While at first it might seem like going to college is the way to break through income barriers and move up a few notches on the wage ladder, new research is finding this is anything but the case.
In 1979, 56.7 percent of low-wage workers had a high school degree, while in 2013 that number stood at 77.5 percent.
Yet this trend also holds true for low-wage workers who have attended at least some college or have a college degree. In 1979 only 23.9 percent of low-wage workers had some college experience or a college degree, while by 2013 that group had grown to 44.2 percent – nearly double!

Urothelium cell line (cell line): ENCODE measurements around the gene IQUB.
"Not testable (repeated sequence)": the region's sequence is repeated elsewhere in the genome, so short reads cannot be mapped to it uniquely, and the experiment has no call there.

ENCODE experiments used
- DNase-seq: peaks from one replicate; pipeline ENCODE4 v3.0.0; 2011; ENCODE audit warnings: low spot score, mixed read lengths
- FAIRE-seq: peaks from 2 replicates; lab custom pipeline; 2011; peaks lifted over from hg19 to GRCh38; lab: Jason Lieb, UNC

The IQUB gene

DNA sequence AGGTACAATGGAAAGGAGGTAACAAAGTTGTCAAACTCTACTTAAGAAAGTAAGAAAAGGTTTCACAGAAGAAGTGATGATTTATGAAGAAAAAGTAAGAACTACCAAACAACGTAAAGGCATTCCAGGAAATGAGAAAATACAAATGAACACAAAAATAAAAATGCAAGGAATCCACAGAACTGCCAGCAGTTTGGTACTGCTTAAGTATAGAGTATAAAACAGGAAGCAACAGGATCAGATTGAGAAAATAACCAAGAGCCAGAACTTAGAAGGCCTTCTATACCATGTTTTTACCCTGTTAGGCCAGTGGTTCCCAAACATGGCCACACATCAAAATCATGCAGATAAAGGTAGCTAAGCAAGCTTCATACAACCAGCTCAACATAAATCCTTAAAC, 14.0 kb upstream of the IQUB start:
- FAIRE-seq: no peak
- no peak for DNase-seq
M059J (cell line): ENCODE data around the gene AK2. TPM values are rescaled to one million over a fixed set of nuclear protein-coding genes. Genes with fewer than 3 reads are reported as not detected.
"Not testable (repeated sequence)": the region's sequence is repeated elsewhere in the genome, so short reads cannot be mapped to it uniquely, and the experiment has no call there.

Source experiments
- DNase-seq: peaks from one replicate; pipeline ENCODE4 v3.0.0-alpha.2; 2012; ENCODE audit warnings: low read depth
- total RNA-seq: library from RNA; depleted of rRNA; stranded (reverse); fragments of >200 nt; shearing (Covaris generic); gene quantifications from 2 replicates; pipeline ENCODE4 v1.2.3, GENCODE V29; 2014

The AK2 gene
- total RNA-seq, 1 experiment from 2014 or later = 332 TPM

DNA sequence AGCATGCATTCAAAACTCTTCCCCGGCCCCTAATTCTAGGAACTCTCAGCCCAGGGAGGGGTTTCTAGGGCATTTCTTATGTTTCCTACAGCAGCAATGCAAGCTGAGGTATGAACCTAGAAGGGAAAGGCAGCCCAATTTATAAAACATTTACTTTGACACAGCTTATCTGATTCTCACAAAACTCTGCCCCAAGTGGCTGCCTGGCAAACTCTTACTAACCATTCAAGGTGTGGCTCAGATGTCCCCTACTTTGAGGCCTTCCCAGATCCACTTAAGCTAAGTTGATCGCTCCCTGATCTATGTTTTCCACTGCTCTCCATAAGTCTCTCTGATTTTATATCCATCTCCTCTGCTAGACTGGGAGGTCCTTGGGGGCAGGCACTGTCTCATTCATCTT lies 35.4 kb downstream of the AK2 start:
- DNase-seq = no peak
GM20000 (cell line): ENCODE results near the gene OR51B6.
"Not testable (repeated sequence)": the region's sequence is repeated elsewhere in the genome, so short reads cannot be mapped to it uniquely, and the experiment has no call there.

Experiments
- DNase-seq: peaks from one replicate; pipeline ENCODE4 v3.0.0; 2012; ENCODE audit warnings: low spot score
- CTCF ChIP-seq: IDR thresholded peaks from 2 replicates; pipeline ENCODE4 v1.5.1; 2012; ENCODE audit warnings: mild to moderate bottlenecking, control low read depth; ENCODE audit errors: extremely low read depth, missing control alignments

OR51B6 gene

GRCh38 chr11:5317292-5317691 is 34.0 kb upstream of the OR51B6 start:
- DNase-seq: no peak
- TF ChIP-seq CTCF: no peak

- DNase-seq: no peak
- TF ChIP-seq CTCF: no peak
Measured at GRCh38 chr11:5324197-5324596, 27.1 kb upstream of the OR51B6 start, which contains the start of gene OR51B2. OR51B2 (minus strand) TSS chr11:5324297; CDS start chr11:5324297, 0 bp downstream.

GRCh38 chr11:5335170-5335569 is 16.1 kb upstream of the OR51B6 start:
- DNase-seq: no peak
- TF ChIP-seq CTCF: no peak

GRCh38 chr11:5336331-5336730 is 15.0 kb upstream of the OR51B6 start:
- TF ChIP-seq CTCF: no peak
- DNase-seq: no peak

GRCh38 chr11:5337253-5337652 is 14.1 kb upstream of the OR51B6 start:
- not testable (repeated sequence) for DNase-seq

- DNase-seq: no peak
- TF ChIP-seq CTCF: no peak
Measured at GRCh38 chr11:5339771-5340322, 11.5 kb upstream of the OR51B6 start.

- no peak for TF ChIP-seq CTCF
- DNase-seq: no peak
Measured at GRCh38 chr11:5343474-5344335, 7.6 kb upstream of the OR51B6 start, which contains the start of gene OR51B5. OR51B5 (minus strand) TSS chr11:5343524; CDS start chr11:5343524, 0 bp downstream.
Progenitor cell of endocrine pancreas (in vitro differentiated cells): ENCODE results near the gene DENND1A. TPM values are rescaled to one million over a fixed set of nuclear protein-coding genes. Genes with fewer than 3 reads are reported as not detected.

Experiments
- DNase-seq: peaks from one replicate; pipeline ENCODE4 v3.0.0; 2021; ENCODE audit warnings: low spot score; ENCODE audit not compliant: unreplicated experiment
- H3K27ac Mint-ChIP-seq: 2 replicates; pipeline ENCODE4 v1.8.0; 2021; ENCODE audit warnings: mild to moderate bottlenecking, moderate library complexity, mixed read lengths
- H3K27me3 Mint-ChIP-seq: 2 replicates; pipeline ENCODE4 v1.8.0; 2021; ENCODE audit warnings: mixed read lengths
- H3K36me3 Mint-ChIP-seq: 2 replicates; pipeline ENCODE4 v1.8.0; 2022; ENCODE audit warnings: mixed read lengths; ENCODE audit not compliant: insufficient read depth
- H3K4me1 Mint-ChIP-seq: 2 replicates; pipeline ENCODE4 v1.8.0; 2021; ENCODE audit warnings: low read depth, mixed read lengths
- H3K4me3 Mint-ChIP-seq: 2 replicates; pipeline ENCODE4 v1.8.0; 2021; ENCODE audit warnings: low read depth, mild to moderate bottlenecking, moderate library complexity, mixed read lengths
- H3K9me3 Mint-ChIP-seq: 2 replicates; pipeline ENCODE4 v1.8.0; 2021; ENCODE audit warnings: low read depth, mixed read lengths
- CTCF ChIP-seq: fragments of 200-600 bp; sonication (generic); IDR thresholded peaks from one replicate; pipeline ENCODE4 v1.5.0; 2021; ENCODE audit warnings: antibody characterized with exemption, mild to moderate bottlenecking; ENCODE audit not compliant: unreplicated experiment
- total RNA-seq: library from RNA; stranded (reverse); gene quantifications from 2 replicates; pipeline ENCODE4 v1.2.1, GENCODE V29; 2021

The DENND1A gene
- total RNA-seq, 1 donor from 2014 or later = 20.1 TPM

Over the same period of time, low-wage workers’ hourly wages have not improved much either, especially adjusted for inflation.
The implication here is that almost half of U.S. graduates can do no better than a low-wage job.
That is deeply troubling and indicates it is time to rethink the “college for everyone” strategy as ‘fair’ and instead realize it is nothing more than our government delaying the inevitable of a middle-class being down-trodden and in debt.Stay Connected